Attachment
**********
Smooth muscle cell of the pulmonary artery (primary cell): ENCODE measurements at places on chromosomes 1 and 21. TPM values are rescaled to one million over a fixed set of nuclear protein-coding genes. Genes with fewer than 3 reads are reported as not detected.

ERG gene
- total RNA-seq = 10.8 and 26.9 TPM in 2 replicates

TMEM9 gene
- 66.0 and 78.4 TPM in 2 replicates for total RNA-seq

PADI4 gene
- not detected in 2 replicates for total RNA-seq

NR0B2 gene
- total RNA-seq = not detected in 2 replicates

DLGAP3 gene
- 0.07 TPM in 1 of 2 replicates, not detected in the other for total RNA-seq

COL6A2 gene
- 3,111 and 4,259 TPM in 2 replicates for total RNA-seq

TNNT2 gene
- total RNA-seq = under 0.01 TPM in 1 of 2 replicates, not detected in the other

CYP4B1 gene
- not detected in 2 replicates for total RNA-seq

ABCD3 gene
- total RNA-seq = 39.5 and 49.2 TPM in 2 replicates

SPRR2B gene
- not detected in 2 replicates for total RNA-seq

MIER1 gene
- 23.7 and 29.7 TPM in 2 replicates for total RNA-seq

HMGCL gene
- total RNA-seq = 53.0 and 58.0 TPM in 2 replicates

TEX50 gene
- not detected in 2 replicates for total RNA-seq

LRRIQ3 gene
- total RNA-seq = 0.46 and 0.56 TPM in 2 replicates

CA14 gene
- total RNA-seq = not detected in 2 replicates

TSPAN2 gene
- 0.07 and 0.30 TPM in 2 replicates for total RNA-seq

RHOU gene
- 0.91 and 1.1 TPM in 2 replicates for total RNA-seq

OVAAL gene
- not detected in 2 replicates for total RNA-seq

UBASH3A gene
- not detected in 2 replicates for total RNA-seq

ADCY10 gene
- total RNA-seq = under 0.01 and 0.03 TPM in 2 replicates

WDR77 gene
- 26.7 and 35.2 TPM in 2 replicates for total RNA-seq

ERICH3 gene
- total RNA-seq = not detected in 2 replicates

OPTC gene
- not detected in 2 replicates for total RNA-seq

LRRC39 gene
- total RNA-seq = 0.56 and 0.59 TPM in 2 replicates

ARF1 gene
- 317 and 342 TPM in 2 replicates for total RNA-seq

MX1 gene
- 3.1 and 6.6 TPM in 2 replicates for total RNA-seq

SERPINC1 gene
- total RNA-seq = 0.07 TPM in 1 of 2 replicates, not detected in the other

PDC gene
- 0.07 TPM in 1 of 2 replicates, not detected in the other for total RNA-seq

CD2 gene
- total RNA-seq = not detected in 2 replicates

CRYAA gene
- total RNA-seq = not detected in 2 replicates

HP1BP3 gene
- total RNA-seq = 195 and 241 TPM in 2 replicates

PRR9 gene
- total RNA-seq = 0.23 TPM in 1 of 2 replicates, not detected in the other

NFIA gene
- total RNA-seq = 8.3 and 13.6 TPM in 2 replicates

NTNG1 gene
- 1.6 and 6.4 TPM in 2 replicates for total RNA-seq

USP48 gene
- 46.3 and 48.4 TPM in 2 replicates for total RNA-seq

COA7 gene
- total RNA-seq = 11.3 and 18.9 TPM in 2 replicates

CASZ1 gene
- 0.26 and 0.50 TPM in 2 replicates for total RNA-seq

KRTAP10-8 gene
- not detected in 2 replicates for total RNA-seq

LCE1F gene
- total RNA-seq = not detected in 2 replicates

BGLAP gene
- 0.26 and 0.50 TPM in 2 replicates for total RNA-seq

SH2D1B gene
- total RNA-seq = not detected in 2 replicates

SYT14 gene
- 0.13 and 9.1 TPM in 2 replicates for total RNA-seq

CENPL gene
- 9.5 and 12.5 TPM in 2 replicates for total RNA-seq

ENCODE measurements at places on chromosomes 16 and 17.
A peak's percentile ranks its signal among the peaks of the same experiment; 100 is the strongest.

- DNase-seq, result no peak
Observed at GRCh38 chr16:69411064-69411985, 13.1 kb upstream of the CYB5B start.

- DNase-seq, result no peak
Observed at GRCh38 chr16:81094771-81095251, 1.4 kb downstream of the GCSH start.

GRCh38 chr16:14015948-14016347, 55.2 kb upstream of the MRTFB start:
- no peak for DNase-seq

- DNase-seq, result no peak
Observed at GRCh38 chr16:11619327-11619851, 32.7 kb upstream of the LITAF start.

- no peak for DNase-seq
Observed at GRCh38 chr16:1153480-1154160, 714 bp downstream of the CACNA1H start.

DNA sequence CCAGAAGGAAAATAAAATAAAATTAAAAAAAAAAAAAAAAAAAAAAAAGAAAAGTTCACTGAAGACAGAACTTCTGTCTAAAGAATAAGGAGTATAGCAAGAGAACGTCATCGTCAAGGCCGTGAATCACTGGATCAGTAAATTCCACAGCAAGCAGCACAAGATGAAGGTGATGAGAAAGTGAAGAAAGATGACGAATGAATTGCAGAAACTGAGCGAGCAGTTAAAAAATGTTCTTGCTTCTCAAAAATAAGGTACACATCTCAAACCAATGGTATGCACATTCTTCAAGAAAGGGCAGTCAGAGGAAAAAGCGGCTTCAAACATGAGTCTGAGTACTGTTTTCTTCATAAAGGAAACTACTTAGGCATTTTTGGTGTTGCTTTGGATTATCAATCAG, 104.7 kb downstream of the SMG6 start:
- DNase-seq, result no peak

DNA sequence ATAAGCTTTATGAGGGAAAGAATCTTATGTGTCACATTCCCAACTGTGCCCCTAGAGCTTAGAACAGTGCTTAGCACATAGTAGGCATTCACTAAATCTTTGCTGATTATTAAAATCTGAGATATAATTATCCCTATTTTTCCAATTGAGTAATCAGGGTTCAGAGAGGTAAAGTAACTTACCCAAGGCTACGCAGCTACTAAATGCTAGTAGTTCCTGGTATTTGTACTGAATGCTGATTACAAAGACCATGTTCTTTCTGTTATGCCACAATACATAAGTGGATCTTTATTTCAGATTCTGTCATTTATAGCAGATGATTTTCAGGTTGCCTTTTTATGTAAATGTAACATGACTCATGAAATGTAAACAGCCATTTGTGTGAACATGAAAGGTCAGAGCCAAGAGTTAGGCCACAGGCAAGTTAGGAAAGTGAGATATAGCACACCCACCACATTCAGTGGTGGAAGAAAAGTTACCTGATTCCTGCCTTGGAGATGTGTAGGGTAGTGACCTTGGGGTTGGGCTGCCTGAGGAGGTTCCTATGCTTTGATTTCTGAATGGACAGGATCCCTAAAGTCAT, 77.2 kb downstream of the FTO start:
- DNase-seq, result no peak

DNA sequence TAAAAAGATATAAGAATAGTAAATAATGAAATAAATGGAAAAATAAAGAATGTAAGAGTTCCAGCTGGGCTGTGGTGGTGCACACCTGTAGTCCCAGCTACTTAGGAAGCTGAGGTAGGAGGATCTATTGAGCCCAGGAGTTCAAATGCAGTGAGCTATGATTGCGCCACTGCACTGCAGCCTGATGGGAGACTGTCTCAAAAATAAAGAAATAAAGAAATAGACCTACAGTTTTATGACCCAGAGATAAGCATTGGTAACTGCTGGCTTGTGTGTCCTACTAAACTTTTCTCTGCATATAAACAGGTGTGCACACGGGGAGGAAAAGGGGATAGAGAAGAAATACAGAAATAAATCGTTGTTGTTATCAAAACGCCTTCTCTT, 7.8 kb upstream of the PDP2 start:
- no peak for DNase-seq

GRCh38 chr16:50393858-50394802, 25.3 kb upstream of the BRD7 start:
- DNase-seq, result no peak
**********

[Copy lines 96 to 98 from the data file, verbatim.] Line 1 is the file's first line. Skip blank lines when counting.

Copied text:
- DNase-seq, result no peak
Observed at GRCh38 chr16:11619327-11619851, 32.7 kb upstream of the LITAF start.

- no peak for DNase-seq